We all know that certain plants and flowers can be dangerous if your cat eats them. You can check the ASPCA’s website to read up on the full list of plants to avoid, but here we’re going to focus on whether lilies are potentially harmful to cats.
This is especially important to talk about around Easter, as many people bring home Easter lilies without considering the danger they present to pets.
If you have cats in your family, read on and think twice about bringing those beautiful lilies home!
The Statistics About Lilies And Cat Owners
An article published in the Journal of American Animal Hospital Association back in 2011 focussed on lily exposure in 57 cats. It included statistics on cat owners’ awareness of lily toxicity.
The results showed that 73 percent of feline owners had no knowledge of the risks involved with lilies. More disturbingly, 27 percent of cat owners were aware of the potential threat but still brought lilies into the home.
What does this tell us? It means that if these numbers are representative of all cat owners, awareness about lily exposure needs to increase.
What Can Happen When A Cat Eats Lilies?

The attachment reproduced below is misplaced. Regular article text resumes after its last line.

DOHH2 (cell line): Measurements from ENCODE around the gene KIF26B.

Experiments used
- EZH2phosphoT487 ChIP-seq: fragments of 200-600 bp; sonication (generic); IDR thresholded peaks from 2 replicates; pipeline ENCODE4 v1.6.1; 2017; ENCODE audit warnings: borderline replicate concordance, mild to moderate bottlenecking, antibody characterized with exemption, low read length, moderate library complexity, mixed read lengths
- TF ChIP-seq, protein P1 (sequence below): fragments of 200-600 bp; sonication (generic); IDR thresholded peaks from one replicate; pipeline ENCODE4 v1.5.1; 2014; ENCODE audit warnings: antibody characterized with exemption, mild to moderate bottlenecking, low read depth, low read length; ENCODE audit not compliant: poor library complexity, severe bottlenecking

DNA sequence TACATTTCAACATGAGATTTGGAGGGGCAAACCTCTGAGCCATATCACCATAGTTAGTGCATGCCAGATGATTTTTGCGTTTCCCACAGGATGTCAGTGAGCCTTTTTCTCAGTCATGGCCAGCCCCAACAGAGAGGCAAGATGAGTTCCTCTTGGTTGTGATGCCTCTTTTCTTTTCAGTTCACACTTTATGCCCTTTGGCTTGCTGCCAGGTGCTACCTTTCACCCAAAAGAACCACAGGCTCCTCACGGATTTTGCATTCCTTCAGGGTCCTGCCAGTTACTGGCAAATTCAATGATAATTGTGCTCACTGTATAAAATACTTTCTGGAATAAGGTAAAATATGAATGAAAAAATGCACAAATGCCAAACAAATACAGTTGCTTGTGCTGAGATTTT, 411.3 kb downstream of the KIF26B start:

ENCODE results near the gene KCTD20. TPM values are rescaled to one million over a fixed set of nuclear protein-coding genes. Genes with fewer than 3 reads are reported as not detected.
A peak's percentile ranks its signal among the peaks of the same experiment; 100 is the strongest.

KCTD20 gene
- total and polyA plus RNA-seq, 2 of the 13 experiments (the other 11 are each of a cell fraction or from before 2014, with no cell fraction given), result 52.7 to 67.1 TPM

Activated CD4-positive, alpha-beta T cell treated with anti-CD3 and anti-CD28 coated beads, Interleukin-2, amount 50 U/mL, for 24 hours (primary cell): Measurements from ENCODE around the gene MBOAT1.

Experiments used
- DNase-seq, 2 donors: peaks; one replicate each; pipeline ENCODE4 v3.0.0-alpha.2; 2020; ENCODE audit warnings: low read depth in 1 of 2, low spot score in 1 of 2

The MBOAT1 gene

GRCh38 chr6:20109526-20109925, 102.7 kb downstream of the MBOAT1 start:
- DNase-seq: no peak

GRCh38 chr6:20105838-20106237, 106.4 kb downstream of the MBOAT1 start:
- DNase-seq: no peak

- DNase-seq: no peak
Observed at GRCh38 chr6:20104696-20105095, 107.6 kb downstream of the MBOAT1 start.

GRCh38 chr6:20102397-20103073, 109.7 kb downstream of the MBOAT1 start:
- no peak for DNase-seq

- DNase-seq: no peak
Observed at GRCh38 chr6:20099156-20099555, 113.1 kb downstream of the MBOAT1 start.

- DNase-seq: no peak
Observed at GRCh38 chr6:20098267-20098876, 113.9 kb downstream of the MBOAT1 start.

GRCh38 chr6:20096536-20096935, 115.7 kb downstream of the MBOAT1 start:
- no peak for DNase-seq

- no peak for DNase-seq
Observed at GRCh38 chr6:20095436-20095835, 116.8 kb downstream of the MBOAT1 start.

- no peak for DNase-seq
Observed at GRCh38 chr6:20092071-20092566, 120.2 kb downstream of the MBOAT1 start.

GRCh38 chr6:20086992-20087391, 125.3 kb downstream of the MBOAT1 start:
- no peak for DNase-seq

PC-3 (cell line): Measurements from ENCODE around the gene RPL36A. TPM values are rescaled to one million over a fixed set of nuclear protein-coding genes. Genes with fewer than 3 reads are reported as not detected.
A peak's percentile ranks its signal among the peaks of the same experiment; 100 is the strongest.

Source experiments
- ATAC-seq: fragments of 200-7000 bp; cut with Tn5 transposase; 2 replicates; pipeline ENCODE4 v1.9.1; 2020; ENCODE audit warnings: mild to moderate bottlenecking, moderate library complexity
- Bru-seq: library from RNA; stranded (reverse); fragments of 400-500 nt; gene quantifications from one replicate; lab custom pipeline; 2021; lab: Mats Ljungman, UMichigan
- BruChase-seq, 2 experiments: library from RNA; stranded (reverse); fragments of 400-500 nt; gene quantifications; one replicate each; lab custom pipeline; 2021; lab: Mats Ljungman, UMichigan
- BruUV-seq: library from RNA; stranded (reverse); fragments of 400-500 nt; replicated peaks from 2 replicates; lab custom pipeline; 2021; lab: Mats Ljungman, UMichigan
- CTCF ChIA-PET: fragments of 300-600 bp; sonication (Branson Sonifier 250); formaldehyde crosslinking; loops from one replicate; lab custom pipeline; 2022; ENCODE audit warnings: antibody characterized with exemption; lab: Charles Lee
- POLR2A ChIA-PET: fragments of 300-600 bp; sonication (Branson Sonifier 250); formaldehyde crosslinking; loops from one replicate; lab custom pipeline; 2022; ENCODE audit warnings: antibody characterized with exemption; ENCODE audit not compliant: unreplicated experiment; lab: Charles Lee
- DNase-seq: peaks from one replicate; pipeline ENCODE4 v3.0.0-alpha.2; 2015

Eating even tiny amounts of a lily can cause acute kidney failure in cats. All of the parts—flower, leaves, even pollen—are potentially toxic.
There is no test for lily toxicity. The diagnosis is based on known or suspected history of ingestion, or seeing parts of the plant in a cat’s vomit.
While the cause of the toxic principle in the plant is still unknown, we do know that early and aggressive therapy is needed to save cats who eat lilies.
How Are Cats Who Eat Lilies Treated?
Initial treatment is induction of vomiting to empty the stomach as soon as possible after ingestion–ideally within an hour–and administering medication to prevent absorption of the toxin from the gastrointestinal tract.
After that, the cat might receive 48 hours of intravenous fluid therapy to ensure the kidneys continue to function properly.
Prognosis: Is Lily Treatment Effective?
As long as cats receive prompt and complete treatment, and kidney values remain normal 48 to 72 hours later, then the cats have a good long term prognosis.
But if a cat who has eaten a lily doesn’t receive early intervention, signs of kidney failure typically develop in two to four days, and the mortality rate is unfortunately high.
Lilies are a serious threat to cats. Don’t be one of the 27 percent of cat owners who know about the risk but still bring home lilies anyway, especially around Easter time.
Do you keep lilies out of your home because of your cats? What flowers should cat owners bring home instead? Let us know in the comments below!